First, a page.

A Beginners Guide to Thanksgiving With a Politically Divided Family
At Christmas, we’re all too distracted by twinkling lights and shiny, new gifts. On New Year’s, we’re all focused on the nationwide party. By Valentine’s Day, we’re all too depressed that the holidays are over to fight too much. But, on Thanksgiving, there’s nothing but the same-old turkey dinner and a roomful of relatives still mulling over election day wounds. It’s the Thunderdome of American holidays.
On November 22, the United States will celebrate one of the most vicious political campaigns in the nation’s history by forcing members of the rival party to sit down together and pretend to enjoy a meal like “civilized” people. Of course, putting a bunch of Trump-haters in the same room as a cabal Nancy Pelosi-advocates doesn’t exactly sound like a recipe for a Rockwellian holiday.
Politics Is Already Killing Thanksgiving
In 2016, fresh off a Trump victory, a study was conducted based on the location information of more than 10 million smartphones. Using the pings of devices across the country, a team of researchers concluded that the divisiveness that gripped the nation in the wake of Trump’s stupid, unprecedented win had shortened the average length of the American Thanksgiving dinner.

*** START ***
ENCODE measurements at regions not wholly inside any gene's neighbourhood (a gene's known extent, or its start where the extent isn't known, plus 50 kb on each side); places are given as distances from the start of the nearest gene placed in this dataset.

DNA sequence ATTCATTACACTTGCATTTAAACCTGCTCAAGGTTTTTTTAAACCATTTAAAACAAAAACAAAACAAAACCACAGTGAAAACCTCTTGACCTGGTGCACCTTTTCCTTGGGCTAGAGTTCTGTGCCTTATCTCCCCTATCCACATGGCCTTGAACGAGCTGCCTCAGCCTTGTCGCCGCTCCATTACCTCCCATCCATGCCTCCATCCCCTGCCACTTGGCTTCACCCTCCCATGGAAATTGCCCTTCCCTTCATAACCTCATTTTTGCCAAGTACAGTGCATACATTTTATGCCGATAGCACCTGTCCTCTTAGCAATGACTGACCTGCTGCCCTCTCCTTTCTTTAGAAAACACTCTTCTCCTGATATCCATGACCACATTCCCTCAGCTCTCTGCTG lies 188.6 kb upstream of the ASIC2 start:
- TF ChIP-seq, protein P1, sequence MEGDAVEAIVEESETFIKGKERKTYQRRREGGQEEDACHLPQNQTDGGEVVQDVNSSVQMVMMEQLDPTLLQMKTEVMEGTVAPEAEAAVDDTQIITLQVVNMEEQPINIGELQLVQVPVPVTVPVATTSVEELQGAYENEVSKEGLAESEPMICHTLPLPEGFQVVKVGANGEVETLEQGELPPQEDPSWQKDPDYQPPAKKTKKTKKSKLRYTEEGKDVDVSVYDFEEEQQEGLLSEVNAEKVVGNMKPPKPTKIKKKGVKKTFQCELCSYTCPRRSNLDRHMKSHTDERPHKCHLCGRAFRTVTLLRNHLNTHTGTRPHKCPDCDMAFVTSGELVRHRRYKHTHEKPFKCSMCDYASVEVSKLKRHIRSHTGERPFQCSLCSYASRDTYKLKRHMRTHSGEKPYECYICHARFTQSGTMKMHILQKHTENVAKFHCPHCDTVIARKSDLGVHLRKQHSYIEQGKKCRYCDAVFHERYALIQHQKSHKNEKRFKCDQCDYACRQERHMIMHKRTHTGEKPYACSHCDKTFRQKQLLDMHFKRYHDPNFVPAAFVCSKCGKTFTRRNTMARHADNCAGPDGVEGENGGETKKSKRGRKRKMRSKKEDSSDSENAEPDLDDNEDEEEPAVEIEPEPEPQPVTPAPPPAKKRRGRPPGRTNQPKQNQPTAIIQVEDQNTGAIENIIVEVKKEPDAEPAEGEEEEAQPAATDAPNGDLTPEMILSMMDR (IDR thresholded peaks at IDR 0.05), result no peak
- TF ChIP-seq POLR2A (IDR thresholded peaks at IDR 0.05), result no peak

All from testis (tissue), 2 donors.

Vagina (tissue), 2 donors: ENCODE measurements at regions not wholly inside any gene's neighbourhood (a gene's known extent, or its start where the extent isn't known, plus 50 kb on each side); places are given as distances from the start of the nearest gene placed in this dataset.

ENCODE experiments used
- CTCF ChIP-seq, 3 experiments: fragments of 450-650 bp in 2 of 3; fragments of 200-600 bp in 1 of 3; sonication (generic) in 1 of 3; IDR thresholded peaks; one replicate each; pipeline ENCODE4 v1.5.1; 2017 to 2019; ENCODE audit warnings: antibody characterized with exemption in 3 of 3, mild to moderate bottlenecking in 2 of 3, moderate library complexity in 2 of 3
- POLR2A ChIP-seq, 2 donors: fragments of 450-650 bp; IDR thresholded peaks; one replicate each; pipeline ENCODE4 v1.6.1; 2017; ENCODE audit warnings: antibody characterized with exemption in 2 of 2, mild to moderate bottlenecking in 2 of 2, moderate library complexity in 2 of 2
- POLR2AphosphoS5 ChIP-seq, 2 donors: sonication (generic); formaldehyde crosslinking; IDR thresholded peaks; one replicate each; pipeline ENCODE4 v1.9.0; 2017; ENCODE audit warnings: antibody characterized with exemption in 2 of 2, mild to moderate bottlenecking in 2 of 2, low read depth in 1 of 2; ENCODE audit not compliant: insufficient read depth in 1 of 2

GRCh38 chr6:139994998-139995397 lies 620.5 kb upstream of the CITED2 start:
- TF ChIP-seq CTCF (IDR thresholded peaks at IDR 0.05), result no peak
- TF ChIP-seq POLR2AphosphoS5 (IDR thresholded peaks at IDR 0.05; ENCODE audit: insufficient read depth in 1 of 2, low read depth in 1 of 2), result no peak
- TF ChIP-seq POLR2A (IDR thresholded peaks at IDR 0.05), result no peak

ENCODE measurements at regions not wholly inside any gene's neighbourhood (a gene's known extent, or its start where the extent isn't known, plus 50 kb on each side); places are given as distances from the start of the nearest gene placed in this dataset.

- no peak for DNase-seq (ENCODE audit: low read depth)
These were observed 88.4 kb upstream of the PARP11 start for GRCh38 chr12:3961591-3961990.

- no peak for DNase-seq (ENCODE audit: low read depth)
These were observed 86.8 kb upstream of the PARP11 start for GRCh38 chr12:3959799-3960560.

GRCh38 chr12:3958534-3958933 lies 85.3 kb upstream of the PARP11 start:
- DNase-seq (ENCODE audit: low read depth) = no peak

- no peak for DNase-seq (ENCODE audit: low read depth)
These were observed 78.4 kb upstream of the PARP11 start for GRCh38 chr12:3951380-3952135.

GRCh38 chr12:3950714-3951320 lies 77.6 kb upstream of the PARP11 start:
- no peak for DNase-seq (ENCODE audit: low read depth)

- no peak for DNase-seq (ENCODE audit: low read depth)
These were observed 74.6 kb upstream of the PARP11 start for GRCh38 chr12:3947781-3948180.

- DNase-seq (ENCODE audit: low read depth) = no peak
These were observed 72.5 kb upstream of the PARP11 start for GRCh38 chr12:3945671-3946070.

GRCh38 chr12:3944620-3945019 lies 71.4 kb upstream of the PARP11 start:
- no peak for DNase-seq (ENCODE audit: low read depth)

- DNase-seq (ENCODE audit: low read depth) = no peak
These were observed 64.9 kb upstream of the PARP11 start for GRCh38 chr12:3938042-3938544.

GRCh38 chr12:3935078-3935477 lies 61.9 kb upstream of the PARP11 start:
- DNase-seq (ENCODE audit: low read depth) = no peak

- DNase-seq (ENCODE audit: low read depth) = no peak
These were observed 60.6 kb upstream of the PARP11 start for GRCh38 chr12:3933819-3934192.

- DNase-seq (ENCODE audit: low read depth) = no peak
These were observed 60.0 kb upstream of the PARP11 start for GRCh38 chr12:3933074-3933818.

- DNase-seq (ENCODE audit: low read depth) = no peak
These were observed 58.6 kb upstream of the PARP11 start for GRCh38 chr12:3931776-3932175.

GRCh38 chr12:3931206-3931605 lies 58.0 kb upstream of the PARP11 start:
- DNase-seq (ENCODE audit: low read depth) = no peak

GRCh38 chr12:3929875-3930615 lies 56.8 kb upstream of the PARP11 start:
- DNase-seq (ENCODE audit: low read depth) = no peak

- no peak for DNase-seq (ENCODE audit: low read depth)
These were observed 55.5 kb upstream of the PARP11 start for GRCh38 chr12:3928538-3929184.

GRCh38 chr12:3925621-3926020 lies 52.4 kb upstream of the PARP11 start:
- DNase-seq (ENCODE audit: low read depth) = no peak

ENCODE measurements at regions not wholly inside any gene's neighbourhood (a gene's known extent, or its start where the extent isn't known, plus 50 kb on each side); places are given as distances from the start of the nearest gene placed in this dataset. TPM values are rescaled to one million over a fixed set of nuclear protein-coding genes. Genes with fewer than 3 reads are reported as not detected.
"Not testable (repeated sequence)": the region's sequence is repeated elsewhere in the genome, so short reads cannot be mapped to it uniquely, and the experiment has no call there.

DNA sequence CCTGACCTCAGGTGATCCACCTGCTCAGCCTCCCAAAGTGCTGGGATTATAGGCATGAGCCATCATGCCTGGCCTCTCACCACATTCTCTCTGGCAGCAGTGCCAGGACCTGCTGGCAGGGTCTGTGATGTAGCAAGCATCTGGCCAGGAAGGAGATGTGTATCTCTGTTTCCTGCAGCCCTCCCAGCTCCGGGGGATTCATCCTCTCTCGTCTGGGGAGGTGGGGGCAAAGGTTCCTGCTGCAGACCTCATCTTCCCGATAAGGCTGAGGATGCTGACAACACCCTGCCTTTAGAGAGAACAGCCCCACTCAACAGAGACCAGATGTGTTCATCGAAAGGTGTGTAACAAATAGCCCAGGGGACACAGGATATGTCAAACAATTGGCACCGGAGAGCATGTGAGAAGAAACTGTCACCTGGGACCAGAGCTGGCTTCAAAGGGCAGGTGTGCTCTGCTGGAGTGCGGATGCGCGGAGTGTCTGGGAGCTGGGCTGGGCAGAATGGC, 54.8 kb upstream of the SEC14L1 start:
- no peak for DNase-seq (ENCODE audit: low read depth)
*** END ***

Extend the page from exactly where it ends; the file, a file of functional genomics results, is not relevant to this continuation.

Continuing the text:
Those people living in areas that played host to particularly contentious elections were hit especially hard. Every 1,000 political ads that hit the airwaves shaved around two-and-a-half minutes off of Thanksgiving dinner.
With just a few days to go, Thanksgiving 2018 is shaping up to be a contentious holiday the likes of which we’ve never experienced. Not to fear, because you, too, can survive the Thanksgiving 2018 holiday with nary a fresh bruise or stab wound. All you need are a few tips and the right frame of mind.
Don’t Shy Away From the Political Gabbing
Sure, you could avoid politics. You could also avoid breathing. Or blinking.
The fact is, American politics has become an obsession among a large portion of its citizens. Believe it or not, that’s a good thing. Sure, too much politics can be toxic, but ignoring it altogether isn’t exactly how you build a nation worth living in. So, don’t shy away from a political conversation, but don’t plunge in too deeply, either. Remember, you’ll be stuck with your family long after Trump leaves office and some Democratic dill hole replaces him.
All politicians and all politics suck, so just take your political gabbing with a grain of salt. Pro tip: keeping your calm in the face of some huffy, red-faced political obsessive just infuriates them even more.
Don’t Try to Convince Your Parents (or Whoever) That Trump Is a Moron
It won’t work.
Remember, they think the guy is at the center of a never-ending assault from a cabal of evil, leftist media conglomerates hell-bent on making Trump’s every move seem as sinister or stupid as possible. Trump’s constant onslaught against the media has effectively undermined the authority of several publications which report actual fact. In short, Trump’s followers won’t listen to you because they think YOU’RE the one being duped.
So, while you’re confidently quoting The New York Times, your family is thinking, “Yeah, there’s our kid, drinking the liberal Kool-Aid.”